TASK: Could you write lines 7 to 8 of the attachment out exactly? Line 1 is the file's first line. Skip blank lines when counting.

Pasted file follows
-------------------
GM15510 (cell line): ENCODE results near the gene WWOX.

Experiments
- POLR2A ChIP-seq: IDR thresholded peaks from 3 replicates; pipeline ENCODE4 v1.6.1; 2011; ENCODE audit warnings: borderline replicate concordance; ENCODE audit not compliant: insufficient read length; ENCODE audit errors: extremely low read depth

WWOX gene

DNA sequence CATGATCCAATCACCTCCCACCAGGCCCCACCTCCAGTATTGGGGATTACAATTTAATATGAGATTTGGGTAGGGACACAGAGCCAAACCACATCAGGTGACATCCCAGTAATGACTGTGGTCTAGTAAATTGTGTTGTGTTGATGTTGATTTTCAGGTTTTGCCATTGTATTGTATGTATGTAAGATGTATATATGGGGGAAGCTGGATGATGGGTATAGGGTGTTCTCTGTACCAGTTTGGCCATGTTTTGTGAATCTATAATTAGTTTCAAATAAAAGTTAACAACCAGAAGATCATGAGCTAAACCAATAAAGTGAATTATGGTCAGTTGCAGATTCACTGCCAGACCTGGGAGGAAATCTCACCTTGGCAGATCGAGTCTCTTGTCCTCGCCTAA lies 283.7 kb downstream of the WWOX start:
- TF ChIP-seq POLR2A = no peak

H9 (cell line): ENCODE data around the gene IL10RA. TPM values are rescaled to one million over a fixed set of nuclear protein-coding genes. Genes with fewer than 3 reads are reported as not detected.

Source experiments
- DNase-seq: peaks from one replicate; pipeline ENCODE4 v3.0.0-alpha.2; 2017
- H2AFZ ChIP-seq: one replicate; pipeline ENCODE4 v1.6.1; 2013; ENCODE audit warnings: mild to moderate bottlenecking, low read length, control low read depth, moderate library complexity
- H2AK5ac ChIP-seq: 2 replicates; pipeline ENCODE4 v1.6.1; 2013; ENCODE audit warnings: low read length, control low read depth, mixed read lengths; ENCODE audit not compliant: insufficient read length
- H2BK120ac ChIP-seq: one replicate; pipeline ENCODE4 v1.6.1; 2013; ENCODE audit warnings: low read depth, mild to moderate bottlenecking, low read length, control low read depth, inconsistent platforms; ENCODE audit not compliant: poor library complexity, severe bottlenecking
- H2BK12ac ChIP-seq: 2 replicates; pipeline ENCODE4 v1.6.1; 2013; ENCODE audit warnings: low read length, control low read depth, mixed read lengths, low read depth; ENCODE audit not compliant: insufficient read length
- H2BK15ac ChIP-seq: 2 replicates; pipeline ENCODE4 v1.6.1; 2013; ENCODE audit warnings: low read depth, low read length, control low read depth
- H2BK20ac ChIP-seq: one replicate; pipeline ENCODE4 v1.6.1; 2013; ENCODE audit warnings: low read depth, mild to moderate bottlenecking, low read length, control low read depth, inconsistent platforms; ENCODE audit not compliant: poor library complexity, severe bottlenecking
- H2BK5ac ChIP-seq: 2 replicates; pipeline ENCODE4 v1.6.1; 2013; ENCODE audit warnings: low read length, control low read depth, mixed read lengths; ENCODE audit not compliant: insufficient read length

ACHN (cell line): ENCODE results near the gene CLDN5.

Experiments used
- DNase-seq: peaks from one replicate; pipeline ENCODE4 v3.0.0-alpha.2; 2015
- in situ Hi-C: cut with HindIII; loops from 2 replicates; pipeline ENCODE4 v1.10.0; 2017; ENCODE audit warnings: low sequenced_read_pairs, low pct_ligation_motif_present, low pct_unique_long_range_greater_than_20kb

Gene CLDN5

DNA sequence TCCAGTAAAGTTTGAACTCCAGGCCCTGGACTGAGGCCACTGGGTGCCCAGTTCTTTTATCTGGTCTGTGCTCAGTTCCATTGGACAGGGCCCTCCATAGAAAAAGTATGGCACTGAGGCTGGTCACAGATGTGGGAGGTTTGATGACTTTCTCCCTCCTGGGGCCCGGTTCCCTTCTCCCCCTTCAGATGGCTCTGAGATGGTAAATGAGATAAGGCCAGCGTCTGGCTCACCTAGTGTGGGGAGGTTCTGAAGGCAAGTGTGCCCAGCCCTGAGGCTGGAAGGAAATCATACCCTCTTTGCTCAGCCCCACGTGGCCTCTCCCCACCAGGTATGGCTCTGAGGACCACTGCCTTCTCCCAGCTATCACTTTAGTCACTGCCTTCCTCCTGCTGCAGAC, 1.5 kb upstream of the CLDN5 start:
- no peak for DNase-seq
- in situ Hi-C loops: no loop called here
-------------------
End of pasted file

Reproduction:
H9 (cell line): ENCODE data around the gene IL10RA. TPM values are rescaled to one million over a fixed set of nuclear protein-coding genes. Genes with fewer than 3 reads are reported as not detected.

Source experiments